Secondly, Charlotte Johnes (she assumed her maiden name in accordance with her father's will) recorded in her diary how she and her sister Betha had previously been threatened by Tremble:

". . . I should say that one morning before she (Betha) had left home, about the time that Henry Tremble was making application for the Inn, he said to her and me at the diningroom door, 'Now yous are both together I tell yous that as sure as God's in Heaven yous shall repent the unjustice you have done me'."3

Further, when giving evidence at the inquest on Tremble, Arthur Sturday, footman at Dolaucothi, stated that Tremble had spoken to him at supper on the evening before the murder took place. He had told him that after he left, the house would be all broken down and that all the servants would soon have to leave. Another witness at the inquest stated that, by his own admission, Tremble had planned the murder. William Morgan of Albert-mount, Caio, had pleaded with Tremble, when he went into his house prior to shooting himself, to give himself up to the police, as a jury might only bring a verdict of manslaughter, Tremble replied that he planned it, and intended it, and that he knew it was not manslaughter.

Perhaps the most notable piece of evidence as to the calculating manner in which the murderer acted is the letter, already referred to, which Tremble wrote to the Reverend Charles Chidlow, at that time vicar of Caio. It is dated 15th August 1876, four days before the murder took place, and in it Tremble makes provision for his six children after his death. It appears that he was concerned to murder Mrs. Cookman as well, as he was afraid that she might influence the Reverend Chidlow against caring for the well-being of his children. The letter reads as follows:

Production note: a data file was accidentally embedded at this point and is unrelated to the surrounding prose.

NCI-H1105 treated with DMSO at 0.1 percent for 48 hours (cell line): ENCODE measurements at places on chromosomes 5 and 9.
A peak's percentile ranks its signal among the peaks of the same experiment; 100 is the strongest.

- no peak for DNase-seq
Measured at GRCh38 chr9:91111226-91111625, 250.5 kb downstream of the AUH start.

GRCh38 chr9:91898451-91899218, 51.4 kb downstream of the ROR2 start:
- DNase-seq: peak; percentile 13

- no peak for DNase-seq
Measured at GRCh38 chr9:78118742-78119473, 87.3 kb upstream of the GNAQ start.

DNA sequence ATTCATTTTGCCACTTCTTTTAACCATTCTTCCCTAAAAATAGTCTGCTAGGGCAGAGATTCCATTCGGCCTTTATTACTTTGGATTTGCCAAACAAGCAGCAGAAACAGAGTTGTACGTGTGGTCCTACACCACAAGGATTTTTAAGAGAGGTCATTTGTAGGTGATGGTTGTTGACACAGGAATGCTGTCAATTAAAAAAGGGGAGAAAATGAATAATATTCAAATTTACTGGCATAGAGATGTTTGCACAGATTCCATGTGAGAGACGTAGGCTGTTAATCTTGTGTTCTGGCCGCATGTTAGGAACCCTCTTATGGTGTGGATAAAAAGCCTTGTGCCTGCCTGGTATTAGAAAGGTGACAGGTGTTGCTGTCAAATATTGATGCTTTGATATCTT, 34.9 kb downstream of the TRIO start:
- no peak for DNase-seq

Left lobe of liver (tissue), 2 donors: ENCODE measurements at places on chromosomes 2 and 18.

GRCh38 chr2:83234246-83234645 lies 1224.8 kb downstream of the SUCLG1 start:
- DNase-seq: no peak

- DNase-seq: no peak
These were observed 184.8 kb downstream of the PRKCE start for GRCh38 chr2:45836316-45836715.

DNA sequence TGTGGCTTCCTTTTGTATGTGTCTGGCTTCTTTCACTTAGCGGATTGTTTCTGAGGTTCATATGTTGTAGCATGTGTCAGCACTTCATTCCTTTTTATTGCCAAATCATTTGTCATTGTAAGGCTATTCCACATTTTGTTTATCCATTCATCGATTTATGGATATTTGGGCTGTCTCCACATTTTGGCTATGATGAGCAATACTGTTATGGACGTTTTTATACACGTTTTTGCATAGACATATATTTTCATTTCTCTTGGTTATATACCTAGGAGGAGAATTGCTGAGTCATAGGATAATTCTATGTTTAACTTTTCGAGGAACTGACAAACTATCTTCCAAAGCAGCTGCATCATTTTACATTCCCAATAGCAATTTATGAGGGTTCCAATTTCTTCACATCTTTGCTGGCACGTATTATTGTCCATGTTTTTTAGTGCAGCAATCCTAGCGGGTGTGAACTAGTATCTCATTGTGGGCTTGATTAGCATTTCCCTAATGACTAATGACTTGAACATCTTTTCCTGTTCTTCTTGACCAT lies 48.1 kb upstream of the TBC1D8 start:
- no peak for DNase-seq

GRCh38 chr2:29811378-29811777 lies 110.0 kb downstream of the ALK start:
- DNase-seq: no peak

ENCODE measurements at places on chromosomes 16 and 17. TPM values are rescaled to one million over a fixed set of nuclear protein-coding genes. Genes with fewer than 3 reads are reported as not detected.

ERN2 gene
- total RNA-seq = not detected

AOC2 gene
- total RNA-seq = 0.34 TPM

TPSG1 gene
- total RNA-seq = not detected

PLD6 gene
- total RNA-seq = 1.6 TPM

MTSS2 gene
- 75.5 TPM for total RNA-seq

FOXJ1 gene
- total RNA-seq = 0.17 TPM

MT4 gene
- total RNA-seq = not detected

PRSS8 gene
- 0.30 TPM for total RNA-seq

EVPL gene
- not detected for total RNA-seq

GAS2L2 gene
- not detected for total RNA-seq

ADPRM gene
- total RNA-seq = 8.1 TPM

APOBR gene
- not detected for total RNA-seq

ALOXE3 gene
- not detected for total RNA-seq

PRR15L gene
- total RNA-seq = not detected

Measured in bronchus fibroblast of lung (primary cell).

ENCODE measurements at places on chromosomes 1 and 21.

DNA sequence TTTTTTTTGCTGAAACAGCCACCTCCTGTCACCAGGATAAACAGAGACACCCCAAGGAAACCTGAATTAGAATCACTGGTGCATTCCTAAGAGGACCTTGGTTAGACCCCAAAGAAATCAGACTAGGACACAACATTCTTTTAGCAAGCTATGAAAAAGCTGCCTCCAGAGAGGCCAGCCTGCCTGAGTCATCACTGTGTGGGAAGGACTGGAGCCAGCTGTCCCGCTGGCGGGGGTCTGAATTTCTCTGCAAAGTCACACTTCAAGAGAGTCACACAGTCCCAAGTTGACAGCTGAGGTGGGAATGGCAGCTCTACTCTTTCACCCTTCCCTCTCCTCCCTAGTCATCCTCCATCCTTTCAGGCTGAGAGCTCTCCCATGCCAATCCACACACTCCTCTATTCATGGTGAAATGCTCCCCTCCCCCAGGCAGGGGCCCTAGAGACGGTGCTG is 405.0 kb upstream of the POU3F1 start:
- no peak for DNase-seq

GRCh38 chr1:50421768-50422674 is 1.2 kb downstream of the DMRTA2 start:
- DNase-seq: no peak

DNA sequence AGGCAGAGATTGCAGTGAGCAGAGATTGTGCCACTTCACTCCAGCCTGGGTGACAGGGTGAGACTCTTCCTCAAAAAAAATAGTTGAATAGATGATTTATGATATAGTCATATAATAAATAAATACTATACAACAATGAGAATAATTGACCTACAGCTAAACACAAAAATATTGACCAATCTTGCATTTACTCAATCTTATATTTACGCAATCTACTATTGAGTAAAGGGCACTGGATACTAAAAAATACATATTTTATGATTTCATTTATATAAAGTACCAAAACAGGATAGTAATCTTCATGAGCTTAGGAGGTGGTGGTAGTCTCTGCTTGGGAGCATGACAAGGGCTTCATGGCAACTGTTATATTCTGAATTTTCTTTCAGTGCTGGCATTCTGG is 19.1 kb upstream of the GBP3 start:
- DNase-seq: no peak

"I Henry Tremble Butler at Dolecothy in the County of Carmarthen do hear authorise the Rev. Charles Chidlow Cayo Vicerage To take up my Money that is now in the Nationel Provential Bank Carmarthen and to pay the said Money quarterly at the reat of from 30 to 40 per year to my Dauter Elizebeth Susan Tremble for the mintanins of hur selfe and hur Sisters and Brothers Namely, Susan Louisa Tremble, Charles Henry Tremble, Alice Jane Tremble, John Tremble, Frances Sarah Tremble.

I will leave all the Mony that I can in a little Box, and the Bank Recipt also, the key of which I will inclose to you that you will be able to judge how long that Money will last before you draw on the Bank.

Sir I hope you will excuse me taking this liberty as I have no Friends in this Country or do I know any one that would be likeley to take any interest in thy child except you as a Christan Clergey Man. Hopeing at some future time that you will be found amongst the Good Shepards is the ernest wish of your obedient servent.

Henry Tremble.

To the Revd. Charles Chidlow
Cayo Vicarage There will be about 8 in My pocket.


I am grateful for the advice and assistance of Major H. J. Lloyd-Johnes, Cirencester, and Mr. Tudor Barnes of the National Library of Wales, in the preparation of this article.